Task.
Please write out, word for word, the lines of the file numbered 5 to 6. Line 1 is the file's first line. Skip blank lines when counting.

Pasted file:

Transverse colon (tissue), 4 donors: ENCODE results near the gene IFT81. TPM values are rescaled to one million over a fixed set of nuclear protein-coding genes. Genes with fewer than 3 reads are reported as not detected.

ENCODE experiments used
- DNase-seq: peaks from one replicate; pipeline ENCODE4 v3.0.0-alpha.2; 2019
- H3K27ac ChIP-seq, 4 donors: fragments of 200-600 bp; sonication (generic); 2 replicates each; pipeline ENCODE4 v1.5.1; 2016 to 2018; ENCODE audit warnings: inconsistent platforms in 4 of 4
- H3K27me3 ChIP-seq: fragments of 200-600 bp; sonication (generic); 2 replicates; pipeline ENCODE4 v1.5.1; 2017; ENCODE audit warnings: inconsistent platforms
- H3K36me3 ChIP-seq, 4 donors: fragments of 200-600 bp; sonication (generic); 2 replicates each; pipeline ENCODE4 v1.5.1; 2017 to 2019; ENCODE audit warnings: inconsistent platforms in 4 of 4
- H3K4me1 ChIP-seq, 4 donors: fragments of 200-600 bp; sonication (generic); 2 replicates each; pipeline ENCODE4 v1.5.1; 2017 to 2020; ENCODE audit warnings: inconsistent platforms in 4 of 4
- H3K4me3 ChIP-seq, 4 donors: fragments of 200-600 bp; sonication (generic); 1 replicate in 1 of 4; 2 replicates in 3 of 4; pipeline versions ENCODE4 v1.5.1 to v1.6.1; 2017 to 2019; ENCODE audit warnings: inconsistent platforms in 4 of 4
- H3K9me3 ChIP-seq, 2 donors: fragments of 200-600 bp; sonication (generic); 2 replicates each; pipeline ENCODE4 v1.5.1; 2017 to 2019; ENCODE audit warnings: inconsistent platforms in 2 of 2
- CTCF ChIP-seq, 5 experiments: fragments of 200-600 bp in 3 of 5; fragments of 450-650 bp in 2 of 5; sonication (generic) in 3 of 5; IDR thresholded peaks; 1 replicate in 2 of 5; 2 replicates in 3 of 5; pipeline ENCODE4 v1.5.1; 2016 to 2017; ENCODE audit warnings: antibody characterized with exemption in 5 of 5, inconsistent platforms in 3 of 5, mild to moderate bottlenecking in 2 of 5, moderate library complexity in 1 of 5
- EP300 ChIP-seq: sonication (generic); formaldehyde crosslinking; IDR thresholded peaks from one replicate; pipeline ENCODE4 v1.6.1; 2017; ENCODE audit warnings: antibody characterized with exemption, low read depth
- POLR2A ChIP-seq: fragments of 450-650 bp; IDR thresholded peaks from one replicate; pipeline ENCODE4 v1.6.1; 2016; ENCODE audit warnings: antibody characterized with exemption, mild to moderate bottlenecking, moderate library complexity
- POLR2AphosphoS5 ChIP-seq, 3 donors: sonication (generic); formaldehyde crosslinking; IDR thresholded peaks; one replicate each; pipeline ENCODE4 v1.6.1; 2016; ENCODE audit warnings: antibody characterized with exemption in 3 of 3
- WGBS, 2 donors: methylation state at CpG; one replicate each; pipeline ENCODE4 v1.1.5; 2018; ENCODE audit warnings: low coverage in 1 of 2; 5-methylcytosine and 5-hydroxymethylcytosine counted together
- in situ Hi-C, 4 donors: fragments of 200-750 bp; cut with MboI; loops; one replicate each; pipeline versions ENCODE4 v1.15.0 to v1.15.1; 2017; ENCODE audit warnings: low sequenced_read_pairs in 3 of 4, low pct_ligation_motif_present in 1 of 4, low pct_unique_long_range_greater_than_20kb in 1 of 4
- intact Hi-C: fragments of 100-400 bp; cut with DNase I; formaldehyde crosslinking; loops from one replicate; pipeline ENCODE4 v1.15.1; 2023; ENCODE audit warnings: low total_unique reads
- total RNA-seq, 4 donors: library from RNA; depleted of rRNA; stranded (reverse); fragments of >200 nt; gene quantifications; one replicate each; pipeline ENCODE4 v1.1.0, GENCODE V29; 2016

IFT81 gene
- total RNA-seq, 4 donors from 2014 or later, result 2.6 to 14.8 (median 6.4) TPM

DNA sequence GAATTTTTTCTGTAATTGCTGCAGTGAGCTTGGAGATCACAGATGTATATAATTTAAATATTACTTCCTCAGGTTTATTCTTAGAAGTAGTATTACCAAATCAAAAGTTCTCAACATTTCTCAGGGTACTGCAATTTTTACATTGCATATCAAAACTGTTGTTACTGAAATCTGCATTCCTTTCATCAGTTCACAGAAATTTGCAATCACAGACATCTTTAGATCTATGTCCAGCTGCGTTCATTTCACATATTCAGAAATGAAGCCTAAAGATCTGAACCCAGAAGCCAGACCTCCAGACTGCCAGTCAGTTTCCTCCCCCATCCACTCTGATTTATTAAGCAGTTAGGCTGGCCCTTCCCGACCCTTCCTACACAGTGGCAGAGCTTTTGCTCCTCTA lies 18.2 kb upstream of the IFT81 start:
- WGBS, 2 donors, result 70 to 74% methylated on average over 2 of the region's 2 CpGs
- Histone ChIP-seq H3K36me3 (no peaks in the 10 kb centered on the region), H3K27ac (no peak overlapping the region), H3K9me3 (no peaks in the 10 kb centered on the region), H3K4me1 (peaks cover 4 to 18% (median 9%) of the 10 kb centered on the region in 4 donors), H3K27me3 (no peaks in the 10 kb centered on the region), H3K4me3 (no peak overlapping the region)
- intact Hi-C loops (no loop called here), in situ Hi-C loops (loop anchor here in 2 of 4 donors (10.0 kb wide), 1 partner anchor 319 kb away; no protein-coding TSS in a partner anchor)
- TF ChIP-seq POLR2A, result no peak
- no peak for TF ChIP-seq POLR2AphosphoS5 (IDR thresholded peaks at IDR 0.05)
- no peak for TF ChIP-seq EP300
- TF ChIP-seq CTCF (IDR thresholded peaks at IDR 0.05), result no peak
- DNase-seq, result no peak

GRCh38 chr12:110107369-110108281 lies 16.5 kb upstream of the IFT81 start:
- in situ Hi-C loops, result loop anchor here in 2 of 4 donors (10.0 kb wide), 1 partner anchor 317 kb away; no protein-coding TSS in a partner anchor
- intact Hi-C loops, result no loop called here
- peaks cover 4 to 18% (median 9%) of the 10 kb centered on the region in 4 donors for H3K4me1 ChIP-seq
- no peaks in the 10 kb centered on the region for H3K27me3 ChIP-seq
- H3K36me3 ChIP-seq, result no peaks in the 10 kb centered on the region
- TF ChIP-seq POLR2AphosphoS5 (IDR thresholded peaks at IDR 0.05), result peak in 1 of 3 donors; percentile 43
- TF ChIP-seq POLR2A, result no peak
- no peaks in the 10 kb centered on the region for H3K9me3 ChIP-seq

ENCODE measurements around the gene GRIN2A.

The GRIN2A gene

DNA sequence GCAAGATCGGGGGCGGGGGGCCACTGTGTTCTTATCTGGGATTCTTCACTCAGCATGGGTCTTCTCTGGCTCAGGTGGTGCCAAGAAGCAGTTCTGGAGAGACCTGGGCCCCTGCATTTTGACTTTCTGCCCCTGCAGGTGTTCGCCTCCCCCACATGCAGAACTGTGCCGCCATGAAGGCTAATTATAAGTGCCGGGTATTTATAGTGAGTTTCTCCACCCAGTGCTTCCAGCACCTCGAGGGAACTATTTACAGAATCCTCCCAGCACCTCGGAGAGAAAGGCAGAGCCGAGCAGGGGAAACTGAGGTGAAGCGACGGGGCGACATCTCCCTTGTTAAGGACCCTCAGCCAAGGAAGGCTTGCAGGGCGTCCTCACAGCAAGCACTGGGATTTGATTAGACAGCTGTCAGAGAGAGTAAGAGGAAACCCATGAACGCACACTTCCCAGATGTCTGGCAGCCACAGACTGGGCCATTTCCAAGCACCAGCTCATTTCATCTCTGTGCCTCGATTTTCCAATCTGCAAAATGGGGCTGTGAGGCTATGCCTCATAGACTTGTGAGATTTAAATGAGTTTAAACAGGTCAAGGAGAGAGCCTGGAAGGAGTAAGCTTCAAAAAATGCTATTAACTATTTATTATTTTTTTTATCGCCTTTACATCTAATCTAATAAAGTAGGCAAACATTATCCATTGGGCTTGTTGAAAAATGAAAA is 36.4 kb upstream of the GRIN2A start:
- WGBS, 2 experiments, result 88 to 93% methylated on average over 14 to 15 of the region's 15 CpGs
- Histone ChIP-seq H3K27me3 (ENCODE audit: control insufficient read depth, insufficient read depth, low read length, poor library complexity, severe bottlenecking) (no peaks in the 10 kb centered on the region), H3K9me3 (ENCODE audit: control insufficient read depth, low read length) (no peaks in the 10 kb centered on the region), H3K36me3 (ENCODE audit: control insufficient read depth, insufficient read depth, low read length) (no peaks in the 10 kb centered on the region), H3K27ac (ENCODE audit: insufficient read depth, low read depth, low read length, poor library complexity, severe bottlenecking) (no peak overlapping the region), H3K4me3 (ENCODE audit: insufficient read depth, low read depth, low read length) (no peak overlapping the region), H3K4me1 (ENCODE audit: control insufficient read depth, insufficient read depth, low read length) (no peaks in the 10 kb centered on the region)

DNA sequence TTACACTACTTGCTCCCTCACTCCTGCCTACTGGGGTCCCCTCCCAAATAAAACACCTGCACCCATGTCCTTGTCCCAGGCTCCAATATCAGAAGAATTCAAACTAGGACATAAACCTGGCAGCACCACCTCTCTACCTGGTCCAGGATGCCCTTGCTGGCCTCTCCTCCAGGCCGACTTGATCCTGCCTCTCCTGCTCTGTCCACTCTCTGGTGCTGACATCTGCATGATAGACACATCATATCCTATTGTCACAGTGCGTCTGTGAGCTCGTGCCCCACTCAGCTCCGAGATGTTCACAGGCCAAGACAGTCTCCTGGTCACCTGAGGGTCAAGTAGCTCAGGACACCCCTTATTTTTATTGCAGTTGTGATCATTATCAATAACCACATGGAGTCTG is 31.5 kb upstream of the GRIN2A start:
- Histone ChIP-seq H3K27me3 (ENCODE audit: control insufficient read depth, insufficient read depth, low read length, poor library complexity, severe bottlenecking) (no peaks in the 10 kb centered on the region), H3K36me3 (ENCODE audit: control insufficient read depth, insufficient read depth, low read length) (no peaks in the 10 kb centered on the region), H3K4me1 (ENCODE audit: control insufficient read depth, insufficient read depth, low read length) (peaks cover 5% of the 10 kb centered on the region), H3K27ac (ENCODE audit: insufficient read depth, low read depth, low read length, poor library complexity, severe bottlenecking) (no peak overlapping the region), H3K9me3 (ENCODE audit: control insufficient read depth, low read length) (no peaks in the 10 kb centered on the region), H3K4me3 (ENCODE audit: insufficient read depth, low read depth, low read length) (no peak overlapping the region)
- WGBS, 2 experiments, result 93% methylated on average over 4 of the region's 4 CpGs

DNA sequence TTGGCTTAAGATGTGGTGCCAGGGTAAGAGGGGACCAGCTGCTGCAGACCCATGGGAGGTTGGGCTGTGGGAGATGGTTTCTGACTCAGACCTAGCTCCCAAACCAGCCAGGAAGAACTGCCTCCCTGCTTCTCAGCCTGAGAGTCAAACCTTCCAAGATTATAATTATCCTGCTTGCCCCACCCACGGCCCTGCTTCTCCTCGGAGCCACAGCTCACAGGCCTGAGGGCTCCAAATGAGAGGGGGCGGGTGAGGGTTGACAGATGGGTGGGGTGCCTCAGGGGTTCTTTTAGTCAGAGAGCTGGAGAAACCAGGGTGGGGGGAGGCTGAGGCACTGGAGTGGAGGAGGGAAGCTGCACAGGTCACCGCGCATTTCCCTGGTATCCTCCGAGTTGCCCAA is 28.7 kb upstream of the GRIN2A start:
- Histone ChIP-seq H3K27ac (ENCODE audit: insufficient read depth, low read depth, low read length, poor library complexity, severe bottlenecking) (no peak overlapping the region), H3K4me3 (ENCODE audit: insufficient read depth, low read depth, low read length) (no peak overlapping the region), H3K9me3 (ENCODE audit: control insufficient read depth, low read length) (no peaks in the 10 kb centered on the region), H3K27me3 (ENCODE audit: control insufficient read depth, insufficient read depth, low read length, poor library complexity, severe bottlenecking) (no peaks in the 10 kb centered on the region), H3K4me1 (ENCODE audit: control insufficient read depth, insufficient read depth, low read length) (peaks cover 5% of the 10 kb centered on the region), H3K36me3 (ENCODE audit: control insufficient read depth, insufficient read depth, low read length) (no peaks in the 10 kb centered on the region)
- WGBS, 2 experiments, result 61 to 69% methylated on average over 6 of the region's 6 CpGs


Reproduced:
- H3K27me3 ChIP-seq: fragments of 200-600 bp; sonication (generic); 2 replicates; pipeline ENCODE4 v1.5.1; 2017; ENCODE audit warnings: inconsistent platforms
- H3K36me3 ChIP-seq, 4 donors: fragments of 200-600 bp; sonication (generic); 2 replicates each; pipeline ENCODE4 v1.5.1; 2017 to 2019; ENCODE audit warnings: inconsistent platforms in 4 of 4